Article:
“…during every day of an unillustrious life, time carries us. But a moment always comes when we have to carry it. We live on the future: ‘tomorrow,’ ‘later on’, ‘when you have made your way’, ‘you will understand when you are old enough’. Such irrelevancies are wonderful, for , after all, it’s a mater of dying. Yet a day comes when a man notices or says that he is thirty. Thus he asserts his youth. But simultaneously he situates himself in relation to time. … He admits that he stands at a certain point on a curve that he acknowledges having to travel to its end.”(p.13)
“Living is keeping the absurd alive. Keeping it alive is, above all contemplating it. Unlike Eurydice, the absurd dies only when we turn away from it. One of the only coherent philosophical position is thus revolt.” (p.54)
“It is essential to die unreconciled and not of one’s own free will.”(p.55)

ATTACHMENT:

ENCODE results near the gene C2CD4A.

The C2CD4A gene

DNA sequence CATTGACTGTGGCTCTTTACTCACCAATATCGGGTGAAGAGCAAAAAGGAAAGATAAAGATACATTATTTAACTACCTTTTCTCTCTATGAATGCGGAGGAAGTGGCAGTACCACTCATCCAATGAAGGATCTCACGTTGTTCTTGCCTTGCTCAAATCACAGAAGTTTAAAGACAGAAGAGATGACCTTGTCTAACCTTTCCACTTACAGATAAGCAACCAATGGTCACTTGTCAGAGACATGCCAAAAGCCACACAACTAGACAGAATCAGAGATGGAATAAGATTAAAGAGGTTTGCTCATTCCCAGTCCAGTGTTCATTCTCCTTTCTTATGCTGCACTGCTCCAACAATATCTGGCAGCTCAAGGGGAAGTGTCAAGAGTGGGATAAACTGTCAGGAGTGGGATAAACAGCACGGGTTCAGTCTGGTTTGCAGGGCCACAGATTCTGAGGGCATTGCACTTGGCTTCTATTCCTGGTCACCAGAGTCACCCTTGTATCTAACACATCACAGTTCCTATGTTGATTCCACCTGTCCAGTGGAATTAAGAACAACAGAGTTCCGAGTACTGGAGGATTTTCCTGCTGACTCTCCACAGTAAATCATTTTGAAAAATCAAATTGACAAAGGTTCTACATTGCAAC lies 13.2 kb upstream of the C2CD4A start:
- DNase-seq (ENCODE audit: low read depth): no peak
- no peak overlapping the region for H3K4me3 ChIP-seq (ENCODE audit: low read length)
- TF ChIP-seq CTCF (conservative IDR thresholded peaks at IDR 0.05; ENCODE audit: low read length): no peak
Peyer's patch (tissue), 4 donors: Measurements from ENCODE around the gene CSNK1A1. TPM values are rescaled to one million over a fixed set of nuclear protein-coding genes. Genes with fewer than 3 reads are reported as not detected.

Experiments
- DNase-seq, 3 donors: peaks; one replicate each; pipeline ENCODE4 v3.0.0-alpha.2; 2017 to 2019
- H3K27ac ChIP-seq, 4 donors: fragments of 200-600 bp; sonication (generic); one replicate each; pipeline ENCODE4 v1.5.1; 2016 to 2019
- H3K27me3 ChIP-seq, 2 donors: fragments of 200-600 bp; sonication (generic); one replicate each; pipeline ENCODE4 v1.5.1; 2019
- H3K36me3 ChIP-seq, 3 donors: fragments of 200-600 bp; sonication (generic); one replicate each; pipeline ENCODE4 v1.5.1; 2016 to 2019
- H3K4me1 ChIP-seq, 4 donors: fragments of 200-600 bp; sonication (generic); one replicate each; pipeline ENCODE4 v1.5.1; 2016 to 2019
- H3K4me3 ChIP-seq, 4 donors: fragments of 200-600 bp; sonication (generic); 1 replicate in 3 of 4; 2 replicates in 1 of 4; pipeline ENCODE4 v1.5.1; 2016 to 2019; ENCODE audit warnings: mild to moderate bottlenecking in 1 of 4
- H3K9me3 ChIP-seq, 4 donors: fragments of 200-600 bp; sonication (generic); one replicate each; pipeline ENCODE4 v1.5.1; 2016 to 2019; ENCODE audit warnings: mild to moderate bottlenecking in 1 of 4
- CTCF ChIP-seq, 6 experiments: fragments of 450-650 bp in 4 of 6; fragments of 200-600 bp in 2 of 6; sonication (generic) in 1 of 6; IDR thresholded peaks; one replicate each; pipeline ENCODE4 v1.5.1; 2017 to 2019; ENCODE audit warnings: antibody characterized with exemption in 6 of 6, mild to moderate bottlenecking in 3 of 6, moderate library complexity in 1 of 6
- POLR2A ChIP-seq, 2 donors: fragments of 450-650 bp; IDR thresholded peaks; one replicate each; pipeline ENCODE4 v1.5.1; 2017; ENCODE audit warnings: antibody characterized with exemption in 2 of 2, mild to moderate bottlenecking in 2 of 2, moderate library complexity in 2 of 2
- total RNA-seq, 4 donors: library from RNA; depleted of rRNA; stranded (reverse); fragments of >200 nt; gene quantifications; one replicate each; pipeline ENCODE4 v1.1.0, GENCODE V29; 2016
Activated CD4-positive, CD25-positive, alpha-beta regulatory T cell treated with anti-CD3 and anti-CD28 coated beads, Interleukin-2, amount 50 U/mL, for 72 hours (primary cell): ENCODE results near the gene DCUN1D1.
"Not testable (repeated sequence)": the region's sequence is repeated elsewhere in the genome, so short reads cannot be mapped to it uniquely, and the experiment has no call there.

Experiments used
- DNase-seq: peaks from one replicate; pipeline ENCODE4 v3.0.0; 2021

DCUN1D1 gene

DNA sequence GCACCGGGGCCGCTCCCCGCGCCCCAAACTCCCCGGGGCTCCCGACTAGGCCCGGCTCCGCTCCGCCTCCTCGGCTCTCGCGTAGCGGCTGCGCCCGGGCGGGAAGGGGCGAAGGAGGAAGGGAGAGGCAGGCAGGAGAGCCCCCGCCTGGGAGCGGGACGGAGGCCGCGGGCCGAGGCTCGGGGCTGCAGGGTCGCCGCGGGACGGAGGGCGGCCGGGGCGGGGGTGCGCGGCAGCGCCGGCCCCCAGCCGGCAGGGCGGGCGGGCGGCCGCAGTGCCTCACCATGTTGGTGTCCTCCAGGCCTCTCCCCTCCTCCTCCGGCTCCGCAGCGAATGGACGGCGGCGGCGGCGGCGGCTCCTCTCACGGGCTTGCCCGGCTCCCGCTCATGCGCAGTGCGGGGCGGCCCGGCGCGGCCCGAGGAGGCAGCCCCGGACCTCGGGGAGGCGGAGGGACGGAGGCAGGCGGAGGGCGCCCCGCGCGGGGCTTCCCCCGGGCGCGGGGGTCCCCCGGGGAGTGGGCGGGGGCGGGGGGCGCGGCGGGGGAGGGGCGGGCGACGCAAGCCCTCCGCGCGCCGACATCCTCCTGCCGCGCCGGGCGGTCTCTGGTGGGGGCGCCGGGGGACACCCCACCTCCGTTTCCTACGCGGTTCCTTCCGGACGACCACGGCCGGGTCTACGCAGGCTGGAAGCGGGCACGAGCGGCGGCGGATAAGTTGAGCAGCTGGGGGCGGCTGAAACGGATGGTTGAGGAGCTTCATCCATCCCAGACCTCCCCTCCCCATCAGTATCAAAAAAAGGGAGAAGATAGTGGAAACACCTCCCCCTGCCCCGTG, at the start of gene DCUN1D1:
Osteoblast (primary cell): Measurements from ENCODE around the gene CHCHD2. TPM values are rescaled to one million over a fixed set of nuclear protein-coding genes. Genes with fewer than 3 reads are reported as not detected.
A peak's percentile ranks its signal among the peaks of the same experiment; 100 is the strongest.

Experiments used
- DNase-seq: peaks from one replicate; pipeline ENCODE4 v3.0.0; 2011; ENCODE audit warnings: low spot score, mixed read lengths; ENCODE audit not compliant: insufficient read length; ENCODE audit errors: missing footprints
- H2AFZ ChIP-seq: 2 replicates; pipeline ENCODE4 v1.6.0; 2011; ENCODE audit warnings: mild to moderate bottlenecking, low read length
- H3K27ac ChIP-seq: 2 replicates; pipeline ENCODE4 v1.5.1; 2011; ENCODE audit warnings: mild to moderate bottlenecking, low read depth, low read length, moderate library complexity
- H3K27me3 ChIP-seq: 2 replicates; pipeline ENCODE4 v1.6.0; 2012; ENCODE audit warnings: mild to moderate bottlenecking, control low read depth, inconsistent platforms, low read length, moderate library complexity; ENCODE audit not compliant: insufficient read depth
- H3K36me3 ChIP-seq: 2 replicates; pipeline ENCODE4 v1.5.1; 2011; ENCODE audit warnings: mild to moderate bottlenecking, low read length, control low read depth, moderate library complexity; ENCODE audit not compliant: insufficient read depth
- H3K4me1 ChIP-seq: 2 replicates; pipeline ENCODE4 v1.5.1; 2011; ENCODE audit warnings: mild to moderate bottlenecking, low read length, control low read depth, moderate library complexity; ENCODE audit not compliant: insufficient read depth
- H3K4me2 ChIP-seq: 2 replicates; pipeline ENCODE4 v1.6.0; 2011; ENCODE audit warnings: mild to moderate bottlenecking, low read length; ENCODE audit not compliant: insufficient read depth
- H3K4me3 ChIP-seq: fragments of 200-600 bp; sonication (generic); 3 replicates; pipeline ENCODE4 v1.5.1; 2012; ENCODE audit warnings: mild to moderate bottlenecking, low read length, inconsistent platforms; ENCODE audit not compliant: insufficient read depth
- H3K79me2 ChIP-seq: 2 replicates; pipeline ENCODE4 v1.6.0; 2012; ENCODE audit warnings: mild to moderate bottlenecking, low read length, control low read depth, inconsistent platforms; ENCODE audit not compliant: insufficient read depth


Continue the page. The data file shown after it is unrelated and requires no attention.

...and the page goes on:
“… either we are not free and God the all-powerful is responsible for evil. Or we are free and responsible but God is not all-powerful.”(p.56)
“Before encountering the absurd, the everyday man lives with aims,… He weighs his chances, he counts on ‘someday’…”(p.57)
“One becomes so accustomed so quickly. A man wants to earn money in order to be happy, and his whole effort and the best of a life are devoted to the earning of that money. Happiness is forgotten; the means are taken for the end.”(p.103)
“If God exists, all depends on him and we can do nothing against his will. If he does not exist everything depends on us.”(p.108)
Follow up books
- Herman Melville – Moby Dick
- Martin Esslin – The Theater Of The Absurd
- Greek Mythology: Sisyphus / Prometheus / Minotaur / Eurydice / Oedipus / Trojan War
- Fyodor Dostoevsky – Demons / Brothers Karamazov
- Franz Kafka – The Trial1 / The Castle
- George Gordon Byron – Don Juan
- Friedrich Nietzcshe – Thus Spoke Zarathustra
- Johann Wolfgang von Goethe – Faust
I read it few years ago, but now I’m interested in reading it under the prism of absurdity